In addition to the aforementioned scriptural references, Scripture also refers to the woman as a “helper” to the man. This may have a negative connotation in our culture, but in the Old Testament, “helper” describes the “ethical, spiritual, and physical assistance given to one in need…[it] defines a woman’s role in the functional difference existing between husband and wife. A “helper” is one who provides what is lacking in another, one who can do what another cannot do alone. The Lord comes as a helper to assist the helpless, not because He is inferior and relegated to menial ‘helping’ tasks, but rather because He alone has what is necessary to meet the needs [Exodus 18:4; Deut 33:7; Hosea 13:9; Psalm 70:5).
Furthermore, the passage that speaks of man as the head of woman (I Corinthians 11:3) is not speaking of ontological subordination, but subordination in role and function. The Trinity serves as an example of this: though the Son is equal in substance to the Father and the Spirit, the Son is (eternally) submissive to the will of the Father (John 5: 17-24). This passage as well as Ephesians 5:22 acknowledge that man is the head of the woman as Christ is the head of the Church, which necessitates that the husband should love his wife sacrificially as Christ loved the Church and gave His life for her. This teaching is liberating for women in that it places the greater responsibility in the marriage on the man as the one who must love, protect, and honor his wife in the same manner Christ demonstrated to His bride, the Church. So, rather than being oppressive to women, these passages are actually liberating for women, while holding the man to an even greater responsibility.
Although I Timothy 2 may be interpreted as sexist by egalitarians, the following is more of an accurate interpretation of this Scripture:
“Paul was no sexist, but rather a champion of the equality of men and women before God—a sharp contrast to the chauvinistic teaching of many of his contemporaries. Paul recognized that male-female equality did not require abolishing all role distinctions, which were defined by God in creation…Evidently, the dales teachers taught that male authority in church and home and the woman’s childbearing role were curses for sin, which Jesus’ atoning work had eradicated (Gen. 3:16). Paul recognized that Eve’s curse involved oppressive male leadership and pain in childbearing, but male leadership and childbearing were part of God’s plan for pre-fall creation (Gen. 1:27-8; 2:18).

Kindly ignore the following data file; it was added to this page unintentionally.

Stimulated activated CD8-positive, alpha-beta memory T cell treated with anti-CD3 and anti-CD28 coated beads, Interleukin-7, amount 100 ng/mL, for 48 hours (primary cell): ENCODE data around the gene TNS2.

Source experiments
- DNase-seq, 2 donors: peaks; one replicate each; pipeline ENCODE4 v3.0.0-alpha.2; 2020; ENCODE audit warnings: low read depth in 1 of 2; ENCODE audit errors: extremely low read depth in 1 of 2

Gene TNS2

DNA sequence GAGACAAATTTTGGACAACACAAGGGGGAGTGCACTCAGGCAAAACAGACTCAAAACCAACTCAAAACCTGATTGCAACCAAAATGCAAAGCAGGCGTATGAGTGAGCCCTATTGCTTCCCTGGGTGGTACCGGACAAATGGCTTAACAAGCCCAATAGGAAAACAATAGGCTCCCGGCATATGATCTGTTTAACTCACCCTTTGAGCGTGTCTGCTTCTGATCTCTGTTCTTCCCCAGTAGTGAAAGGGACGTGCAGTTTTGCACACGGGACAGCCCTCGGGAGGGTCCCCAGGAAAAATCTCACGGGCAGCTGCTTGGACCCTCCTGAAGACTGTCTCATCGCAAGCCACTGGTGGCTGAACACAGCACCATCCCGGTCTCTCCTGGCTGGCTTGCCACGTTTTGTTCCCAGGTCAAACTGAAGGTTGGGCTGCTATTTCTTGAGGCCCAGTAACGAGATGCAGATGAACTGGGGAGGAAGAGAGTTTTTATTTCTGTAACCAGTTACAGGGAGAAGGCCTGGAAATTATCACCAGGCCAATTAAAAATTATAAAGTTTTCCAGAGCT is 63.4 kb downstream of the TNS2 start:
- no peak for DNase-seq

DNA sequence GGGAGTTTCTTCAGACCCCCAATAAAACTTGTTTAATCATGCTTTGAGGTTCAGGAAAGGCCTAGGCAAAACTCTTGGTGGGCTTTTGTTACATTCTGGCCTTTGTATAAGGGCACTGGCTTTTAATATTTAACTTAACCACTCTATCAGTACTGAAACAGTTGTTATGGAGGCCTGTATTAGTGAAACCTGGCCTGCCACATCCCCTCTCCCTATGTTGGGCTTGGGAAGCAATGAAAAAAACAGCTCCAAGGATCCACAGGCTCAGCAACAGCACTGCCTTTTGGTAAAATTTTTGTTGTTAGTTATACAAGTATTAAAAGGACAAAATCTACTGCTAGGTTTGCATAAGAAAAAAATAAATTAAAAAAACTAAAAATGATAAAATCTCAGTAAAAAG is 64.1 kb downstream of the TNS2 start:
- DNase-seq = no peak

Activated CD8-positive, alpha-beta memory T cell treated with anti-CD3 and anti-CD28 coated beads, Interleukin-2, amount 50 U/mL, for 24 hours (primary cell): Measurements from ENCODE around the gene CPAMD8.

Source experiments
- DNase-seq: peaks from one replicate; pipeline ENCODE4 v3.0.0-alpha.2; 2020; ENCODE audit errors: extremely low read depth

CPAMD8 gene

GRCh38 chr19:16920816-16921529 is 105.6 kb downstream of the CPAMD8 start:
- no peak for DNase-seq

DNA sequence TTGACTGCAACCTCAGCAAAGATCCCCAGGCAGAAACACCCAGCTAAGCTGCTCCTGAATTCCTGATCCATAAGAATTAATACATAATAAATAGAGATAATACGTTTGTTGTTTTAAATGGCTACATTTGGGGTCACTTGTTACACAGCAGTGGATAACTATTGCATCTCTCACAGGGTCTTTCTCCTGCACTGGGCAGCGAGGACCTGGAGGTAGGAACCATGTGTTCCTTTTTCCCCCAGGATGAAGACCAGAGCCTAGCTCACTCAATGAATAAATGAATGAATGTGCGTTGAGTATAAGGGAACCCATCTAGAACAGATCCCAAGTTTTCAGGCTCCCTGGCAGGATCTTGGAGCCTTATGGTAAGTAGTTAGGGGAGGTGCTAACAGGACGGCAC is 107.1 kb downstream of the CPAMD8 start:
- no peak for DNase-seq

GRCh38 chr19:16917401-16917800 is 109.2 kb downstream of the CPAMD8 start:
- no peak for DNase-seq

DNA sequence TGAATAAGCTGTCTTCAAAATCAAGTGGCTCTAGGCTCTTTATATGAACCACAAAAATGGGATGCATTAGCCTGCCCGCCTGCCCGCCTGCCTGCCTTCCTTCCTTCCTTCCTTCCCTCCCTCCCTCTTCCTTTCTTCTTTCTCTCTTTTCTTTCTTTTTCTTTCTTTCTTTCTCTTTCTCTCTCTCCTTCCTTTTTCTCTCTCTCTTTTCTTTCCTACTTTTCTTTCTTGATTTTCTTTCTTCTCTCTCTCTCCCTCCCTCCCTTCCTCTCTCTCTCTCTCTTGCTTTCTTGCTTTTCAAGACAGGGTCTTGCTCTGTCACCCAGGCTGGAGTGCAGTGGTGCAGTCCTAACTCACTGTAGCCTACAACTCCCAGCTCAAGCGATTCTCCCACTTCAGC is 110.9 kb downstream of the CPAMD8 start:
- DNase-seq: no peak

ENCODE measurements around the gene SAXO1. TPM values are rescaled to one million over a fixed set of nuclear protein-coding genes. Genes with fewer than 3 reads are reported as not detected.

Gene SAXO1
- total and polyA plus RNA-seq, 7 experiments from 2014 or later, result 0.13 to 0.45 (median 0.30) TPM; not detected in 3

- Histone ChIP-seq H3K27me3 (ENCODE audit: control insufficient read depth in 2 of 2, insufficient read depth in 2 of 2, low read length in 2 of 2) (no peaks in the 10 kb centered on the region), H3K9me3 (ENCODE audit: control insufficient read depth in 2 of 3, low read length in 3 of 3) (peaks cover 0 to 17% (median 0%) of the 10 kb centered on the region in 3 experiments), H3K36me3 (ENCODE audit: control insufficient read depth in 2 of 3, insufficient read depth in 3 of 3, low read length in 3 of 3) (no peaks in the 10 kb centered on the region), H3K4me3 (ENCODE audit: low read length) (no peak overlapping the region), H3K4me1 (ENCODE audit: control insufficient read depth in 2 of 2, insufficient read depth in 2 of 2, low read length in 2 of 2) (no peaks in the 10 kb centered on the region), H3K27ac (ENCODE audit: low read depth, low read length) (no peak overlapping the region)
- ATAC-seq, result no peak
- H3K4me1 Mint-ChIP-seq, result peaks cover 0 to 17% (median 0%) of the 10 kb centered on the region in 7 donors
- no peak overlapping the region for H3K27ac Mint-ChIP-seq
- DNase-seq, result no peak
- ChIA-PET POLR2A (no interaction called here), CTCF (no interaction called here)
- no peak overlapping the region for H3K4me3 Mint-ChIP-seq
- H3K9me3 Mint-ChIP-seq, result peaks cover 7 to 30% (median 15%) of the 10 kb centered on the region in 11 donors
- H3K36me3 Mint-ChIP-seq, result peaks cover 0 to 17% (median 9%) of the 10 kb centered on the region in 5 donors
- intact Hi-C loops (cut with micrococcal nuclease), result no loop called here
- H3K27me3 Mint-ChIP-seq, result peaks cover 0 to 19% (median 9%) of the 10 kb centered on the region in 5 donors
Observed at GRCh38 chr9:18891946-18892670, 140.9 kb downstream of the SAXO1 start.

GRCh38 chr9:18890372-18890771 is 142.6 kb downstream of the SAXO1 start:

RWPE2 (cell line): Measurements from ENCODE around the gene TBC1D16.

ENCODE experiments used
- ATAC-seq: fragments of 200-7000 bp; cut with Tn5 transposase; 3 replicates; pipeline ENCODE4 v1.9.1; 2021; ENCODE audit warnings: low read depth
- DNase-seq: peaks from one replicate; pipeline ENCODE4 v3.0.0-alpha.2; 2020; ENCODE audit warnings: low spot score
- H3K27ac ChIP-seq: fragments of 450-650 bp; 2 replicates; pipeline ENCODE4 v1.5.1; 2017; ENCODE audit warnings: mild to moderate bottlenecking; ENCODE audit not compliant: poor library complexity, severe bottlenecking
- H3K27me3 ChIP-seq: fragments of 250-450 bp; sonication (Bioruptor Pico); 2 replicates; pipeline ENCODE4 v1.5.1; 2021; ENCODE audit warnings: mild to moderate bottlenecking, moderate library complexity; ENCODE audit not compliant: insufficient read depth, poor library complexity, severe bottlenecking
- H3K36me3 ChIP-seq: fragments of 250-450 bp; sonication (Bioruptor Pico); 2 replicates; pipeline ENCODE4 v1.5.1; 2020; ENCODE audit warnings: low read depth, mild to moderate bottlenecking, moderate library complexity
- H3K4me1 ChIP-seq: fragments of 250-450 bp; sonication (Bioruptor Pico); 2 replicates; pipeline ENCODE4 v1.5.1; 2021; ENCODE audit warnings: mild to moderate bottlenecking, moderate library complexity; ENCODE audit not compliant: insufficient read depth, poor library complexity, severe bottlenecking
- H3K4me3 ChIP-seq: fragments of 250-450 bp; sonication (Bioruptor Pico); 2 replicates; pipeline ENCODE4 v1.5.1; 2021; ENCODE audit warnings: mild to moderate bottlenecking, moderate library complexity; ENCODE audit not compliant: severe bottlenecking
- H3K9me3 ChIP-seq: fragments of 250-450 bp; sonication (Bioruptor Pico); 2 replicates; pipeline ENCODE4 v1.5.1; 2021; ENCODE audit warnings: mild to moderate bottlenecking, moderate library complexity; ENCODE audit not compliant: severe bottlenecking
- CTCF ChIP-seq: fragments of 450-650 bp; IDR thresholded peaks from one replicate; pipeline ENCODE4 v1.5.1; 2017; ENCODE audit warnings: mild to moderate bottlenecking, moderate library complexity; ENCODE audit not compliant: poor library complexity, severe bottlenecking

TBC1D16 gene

The Feminization of the Church and the History of Secular Feminism
In Total Truth, Nancy Pearcey offers an explanation for how feminism came about in history via the phenomenon of the feminization of the church. She believes that this shift actually began to take place with the advent of the Industrial Revolution, which divided the private sphere of family and faith from the public sphere of business and industry. Before the Industrial Revolution work was conducted from the home, with the husband and wife co-laboring as partners in the household/workplace. The man retained his position as head of the home, but his actions as the head were also motivated by his responsibility to look out for his family first. Pearcey states that in their day-to-day life fathers experienced the same integration of work and child-rearing responsibilities the mother did. Fathers were considered the primary parent, not the mother. This dynamic, Pearcey states, changed with the Industrial Revolution, which took work out of the home, causing men to leave the home as well as their role as the primary parent. This also dramatically changed the woman’s role from more of a renaissance worker in the home to a housekeeper who also provided care for the children. Women were called upon to “cultivate the softer virtues—of community, morality, religion, self-sacrifice, and affection.” As fatherhood lost status, men showed a decreasing investment in being fathers. From 1960-1980 there was a striking 43 percent reduction in the amount of time men spent in a family where young children are present. She also goes on to say that for many women today, on a personal level, the problem is not male dominance so much as male desertion. Men are leaving the home. So the shift took place when women became the spiritual heads of the household. More women than men attended the “awakenings revivals of the 1800s, more women attended church than men, so that’s how the feminization of the church came about, which also opened the door for feminism.